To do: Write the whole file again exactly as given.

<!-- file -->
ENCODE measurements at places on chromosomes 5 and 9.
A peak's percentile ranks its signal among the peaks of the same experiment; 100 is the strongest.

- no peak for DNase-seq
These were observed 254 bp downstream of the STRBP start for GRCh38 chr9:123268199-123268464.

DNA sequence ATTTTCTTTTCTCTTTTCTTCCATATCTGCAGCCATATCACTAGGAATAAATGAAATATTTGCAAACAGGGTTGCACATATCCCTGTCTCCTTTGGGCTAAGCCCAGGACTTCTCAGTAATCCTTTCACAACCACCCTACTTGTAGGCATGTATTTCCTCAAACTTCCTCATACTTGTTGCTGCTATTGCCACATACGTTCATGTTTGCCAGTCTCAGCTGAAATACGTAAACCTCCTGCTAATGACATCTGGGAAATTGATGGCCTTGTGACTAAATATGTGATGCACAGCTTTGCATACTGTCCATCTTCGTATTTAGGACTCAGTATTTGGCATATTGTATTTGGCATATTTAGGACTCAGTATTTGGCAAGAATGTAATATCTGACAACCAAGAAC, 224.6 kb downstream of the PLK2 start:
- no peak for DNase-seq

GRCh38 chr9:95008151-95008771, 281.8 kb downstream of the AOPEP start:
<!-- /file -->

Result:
ENCODE measurements at places on chromosomes 5 and 9.
A peak's percentile ranks its signal among the peaks of the same experiment; 100 is the strongest.

- no peak for DNase-seq
These were observed 254 bp downstream of the STRBP start for GRCh38 chr9:123268199-123268464.

DNA sequence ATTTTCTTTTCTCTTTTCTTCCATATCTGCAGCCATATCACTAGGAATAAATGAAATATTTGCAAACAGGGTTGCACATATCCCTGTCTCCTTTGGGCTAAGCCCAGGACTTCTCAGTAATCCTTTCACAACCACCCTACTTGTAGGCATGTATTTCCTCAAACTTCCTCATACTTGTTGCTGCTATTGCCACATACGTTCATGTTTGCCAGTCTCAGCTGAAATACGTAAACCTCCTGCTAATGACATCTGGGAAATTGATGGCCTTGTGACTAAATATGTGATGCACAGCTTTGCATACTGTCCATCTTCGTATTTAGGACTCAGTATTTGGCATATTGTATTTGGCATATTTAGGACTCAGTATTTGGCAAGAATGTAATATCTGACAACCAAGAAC, 224.6 kb downstream of the PLK2 start:
- no peak for DNase-seq

GRCh38 chr9:95008151-95008771, 281.8 kb downstream of the AOPEP start: